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Cornelius fire chief seeking solutions to delays in fire dispatch system

The fire chief spoke about possible improvements at the town board's special budget meeting on Thursday.

CORNELIUS, N.C. — In an emergency, every second counts. Cornelius residents who call for MEDIC or fire may not get the help they need as quickly as they’d like. Cornelius Fire Chief Guerry Barbee said delays at the dispatch center contribute to that.

He addressed the problem at a town board of commissioners meeting on Monday and on Thursday, presenting possible solutions at the board’s special budget meeting.

In an emergency, the first unit of firefighters is supposed to arrive within four minutes of the call, according to national standards. The rest of the crew is supposed to arrive within eight minutes. 

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The Cornelius fire chief told town commissioners they are not meeting the standard.

“There is a problem with the call processing time," Barbee said at the budget meeting on Thursday. It was streamed so the public could watch. "So, the time that the phone is picked up at 911 to the time that they actually dispatch the call is below minimum standards."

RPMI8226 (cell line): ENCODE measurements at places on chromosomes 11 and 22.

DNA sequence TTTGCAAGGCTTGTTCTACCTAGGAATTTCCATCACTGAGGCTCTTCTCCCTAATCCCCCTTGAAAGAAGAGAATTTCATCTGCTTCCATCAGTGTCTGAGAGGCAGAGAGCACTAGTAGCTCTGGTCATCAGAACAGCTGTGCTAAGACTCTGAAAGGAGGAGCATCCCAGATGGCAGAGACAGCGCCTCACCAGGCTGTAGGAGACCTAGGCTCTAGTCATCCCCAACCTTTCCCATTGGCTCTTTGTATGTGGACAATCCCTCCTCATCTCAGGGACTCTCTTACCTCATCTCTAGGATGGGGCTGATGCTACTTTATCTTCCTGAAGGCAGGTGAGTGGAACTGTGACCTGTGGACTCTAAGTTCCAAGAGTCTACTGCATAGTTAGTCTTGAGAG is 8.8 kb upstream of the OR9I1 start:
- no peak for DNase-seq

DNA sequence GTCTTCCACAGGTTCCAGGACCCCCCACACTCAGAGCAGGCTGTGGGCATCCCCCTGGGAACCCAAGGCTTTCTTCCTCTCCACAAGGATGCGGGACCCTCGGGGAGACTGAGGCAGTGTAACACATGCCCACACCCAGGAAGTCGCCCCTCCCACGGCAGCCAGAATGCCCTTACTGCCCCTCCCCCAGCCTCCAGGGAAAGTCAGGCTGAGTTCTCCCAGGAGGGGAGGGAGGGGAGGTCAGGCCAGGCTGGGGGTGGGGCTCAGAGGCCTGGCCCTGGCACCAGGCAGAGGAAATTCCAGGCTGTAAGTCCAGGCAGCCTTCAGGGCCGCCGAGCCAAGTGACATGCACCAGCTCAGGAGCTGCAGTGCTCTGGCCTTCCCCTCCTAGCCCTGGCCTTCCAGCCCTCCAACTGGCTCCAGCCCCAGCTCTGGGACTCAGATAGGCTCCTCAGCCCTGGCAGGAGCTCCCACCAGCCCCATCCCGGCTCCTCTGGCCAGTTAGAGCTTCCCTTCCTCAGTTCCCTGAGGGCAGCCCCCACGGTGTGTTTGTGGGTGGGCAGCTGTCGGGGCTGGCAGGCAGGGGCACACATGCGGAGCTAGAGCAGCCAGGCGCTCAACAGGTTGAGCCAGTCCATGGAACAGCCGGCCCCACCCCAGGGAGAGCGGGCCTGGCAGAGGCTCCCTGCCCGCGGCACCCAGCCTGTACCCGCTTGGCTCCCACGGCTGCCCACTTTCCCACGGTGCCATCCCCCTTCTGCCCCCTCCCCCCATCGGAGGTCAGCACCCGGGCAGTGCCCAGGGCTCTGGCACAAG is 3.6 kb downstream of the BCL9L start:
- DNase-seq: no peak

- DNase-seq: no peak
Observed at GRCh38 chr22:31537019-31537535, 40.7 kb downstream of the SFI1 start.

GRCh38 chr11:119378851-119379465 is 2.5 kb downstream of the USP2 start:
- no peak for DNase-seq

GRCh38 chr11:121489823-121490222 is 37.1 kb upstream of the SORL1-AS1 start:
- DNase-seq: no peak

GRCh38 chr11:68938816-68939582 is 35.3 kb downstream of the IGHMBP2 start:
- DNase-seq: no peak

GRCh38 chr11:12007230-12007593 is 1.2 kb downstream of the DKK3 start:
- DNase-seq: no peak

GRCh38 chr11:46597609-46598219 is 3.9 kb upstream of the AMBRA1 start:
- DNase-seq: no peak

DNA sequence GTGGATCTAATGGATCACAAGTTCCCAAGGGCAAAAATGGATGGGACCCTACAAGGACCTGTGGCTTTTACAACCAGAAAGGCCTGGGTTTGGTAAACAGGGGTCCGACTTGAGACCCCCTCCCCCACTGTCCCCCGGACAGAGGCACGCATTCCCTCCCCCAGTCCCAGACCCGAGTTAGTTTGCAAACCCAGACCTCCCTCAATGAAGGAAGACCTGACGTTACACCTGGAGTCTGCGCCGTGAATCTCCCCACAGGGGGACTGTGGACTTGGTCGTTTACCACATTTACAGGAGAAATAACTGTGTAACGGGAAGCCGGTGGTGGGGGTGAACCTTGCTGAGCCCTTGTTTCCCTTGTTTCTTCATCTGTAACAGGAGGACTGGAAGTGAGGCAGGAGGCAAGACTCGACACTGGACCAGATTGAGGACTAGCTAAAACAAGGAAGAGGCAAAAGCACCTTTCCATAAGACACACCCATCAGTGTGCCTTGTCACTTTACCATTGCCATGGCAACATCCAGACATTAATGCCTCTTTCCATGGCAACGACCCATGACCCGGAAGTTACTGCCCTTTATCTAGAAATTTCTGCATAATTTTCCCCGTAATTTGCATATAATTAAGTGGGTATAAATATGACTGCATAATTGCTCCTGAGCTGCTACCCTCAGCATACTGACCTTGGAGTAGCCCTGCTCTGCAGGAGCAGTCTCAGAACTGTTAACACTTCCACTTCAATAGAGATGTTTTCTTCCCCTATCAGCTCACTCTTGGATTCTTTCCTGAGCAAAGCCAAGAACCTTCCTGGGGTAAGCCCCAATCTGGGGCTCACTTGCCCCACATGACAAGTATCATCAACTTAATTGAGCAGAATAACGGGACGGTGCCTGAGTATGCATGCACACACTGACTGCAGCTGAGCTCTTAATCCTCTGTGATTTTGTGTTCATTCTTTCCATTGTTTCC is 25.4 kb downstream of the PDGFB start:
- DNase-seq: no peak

Currently, the Cornelius Fire Department is able to respond within five to six minutes. Barbee said seconds, even minutes, could be shaved off if the dispatch system is upgraded.

Right now, all 911 calls are routed to the dispatch center in Cornelius Police Headquarters. Anyone who needs fire or MEDIC is then transferred to the Mecklenburg County dispatch center, and that’s where there could be a minute and a half delay.

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“Right now it has to be done by human dispatcher,” Barbee said. “They put the call into the system, the human dispatcher has to alert us and actually speak on the radio. If there’s multiple calls going off at once, you just get in the queue in line as they keep dispatching throughout the entire county.”

The chief asked for $80,000 in next year’s budget for station alerting upgrades, some of it to improve this system.

“Once it’s entered in the cad it automatically sends it to the fire station and you’re notified before the human dispatcher ever has time to react,” he said.

The proposed upgrade could save time when it matters most.

Contact Chloe Leshner at cleshner@wcnc.com and follow her on FacebookTwitter and Instagram.

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